Dr Robyn Cave

Lecturer in Horticulture

School of Agriculture and Food Sciences
Faculty of Science
r.cave@uq.edu.au
+61 7 54601 240

Overview

Dr Robyn Cave is a horticulturalist with research experience in plant reproductive biology and the control of plant development and flowering. Robyn completed her undergraduate degree, including Honours, at The University of Queensland (UQ) in 2007. Her Honours thesis identified the environmental signals responsible for triggering flowering in two Australian native herbs for which she was awarded the Bryan Memorial Medal for a superior Honours research project in the field of agriculture. For her outstanding academic results during her program, a prestigious University Medal was awarded. Robyn completed her doctorate in 2011 at UQ, where she developed a model to predict the duration of vegetative and reproductive phases in response to temperature, vernalisation and daylength for Brunonia Australis and Calandrinia sp. This new model included a multifaceted natural vernalisation component that could be used to schedule production of other cold-requiring herbs and to screen natural plant populations vulnerable to global warming. The results of the project were published in National and International plant science Journals. Robyn commenced her current role in December 2014 and is working on a range of projects, including yield potential of grafted vegetables and improving root stock development of pecan.

Qualifications

  • Doctor of Philosophy, The University of Queensland
  • Bachelor of Applied Science (Honours), The University of Queensland
  • Bachelor of Applied Science, The University of Queensland

Publications

View all Publications

Supervision

  • Doctor Philosophy

  • Master Philosophy

  • Master Philosophy

View all Supervision

Available Projects

  • There are a number of potential projects in the area of apple tree physiology and dormancy that are linked to climate change and/or disease resistant varieties. Many of these projects will require the collection of field data. However, others are primarily 'desk top' studies.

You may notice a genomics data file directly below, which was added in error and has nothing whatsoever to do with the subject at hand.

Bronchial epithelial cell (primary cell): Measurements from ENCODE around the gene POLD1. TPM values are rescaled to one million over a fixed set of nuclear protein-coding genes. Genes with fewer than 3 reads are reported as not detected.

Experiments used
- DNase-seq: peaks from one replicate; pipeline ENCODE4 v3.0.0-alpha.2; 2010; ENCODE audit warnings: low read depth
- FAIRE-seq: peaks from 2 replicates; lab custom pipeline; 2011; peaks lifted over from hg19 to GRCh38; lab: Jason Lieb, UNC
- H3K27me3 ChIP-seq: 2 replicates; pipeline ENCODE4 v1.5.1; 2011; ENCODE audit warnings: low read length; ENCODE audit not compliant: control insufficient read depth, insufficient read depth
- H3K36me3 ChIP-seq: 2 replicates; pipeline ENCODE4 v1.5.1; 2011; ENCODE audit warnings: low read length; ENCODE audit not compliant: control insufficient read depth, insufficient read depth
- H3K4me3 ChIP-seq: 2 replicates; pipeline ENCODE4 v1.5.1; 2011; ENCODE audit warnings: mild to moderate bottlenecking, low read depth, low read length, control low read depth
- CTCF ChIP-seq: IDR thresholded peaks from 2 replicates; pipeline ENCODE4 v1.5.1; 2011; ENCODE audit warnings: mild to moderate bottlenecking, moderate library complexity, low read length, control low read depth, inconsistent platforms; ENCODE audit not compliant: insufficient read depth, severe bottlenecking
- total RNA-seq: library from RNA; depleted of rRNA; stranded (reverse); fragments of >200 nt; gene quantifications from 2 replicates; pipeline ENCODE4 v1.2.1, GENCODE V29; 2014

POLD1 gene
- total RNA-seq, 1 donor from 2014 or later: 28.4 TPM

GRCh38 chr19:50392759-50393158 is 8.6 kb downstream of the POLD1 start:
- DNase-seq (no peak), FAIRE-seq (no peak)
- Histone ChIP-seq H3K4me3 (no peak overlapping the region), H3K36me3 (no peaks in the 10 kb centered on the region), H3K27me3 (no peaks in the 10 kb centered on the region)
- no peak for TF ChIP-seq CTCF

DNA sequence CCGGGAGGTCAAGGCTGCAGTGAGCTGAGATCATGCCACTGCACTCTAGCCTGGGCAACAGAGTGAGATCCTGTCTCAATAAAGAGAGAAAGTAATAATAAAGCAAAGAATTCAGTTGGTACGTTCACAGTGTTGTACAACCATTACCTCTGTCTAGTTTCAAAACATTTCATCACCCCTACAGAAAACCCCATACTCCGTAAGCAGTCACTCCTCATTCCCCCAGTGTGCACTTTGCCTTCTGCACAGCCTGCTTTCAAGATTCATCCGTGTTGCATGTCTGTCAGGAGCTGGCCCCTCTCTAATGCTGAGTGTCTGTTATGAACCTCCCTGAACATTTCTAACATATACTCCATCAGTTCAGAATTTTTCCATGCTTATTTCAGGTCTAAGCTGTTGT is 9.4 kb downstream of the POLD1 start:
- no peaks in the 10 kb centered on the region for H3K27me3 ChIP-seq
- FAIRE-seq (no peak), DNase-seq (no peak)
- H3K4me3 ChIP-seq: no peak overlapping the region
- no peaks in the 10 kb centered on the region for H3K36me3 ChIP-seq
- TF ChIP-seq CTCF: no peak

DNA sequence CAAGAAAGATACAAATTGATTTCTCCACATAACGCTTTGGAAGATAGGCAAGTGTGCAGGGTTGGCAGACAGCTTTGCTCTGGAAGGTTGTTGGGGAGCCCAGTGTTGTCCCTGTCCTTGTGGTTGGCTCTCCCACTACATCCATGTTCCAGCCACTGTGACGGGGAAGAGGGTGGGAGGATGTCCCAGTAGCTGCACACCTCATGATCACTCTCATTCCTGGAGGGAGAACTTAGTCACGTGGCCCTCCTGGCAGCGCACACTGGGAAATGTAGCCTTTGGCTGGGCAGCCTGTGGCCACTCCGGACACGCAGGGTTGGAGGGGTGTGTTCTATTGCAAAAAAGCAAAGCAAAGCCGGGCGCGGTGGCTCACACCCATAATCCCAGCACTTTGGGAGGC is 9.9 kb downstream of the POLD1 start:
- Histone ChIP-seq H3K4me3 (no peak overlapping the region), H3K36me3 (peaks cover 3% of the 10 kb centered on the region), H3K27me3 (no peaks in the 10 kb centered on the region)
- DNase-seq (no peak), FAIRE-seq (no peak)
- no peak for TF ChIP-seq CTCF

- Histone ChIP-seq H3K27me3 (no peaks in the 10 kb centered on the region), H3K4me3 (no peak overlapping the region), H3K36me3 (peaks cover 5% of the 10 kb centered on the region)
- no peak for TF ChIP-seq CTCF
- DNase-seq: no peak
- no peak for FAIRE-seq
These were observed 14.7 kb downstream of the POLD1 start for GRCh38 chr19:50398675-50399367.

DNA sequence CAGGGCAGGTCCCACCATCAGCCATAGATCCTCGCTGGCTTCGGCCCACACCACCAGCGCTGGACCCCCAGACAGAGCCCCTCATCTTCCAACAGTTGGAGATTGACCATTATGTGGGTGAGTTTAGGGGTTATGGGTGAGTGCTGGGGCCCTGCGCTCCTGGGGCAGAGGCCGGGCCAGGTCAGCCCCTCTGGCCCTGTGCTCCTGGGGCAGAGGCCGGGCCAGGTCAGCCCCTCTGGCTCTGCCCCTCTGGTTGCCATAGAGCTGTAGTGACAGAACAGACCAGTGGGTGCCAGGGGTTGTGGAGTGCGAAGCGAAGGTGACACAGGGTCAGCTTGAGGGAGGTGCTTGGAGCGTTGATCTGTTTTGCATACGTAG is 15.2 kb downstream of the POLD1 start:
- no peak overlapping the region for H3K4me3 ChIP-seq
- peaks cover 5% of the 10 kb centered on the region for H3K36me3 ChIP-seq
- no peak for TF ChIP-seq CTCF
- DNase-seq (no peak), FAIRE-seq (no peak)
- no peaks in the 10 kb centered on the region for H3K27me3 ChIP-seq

View all Available Projects

Publications

Journal Article

Conference Publication

  • Proud, Christopher, Hammadil, Muneer, Cave, Robyn, Mitchell, Jacquie and Fukai, Shu (2015). Cold temperature under aerobic conditions increases spikelet sterility in rice (Oryza sativa L.). In: Tina Botwright Acuña, Matthew Harrison, Carina Moeller and David Parsons, Building Productive, Diverse and Sustainable Landscapes: Proceedings of the 17th Australian Agronomy Conference. Australian Society of Agronomy, Hobart, TAS, Australia, (). 20-24 September 2015.

  • Currey, C. J., Lopez, R. G., Cave, R. L., Harrison, D. K. and Johnston, M. E. (2015). Temperature affects germination of native Australian Gomphrena and Ptilotus species differently. In: R. A. Criley, XXIX International Horticultural Congress on Horticulture: Sustaining Lives, Livelihoods and Landscapes (IHC2014): International Symposium on Ornamental Horticulture in the Global Greenhouse. International Horticulture Congress, Brisbane, QLD, Australia, (491-498). 17-22 August 2014. doi:10.17660/ActaHortic.2015.1104.71

  • Cave, R. L., Erwin, J. E., Hammer, G. L., Birch, C. J. and Johnston, M. E. (2012). An experimental approach for developing seed lines of new Australian native flowering pot plants. In: Proceedings of the XXVIII International Horticultural Congress On Science and Horticulture for People (IHC2010): Proceedings of the International Symposium On Advances in Ornamentals, Landscape and Urban Horticulture. XXVIII International Horticultural Congress (IHC2010), Lisbon, Portugal, (37-43). 22-27 August 2010.

Other Outputs

Grants (Administered at UQ)

PhD and MPhil Supervision

Current Supervision

Possible Research Projects

Note for students: The possible research projects listed on this page may not be comprehensive or up to date. Always feel free to contact the staff for more information, and also with your own research ideas.

  • There are a number of potential projects in the area of apple tree physiology and dormancy that are linked to climate change and/or disease resistant varieties. Many of these projects will require the collection of field data. However, others are primarily 'desk top' studies.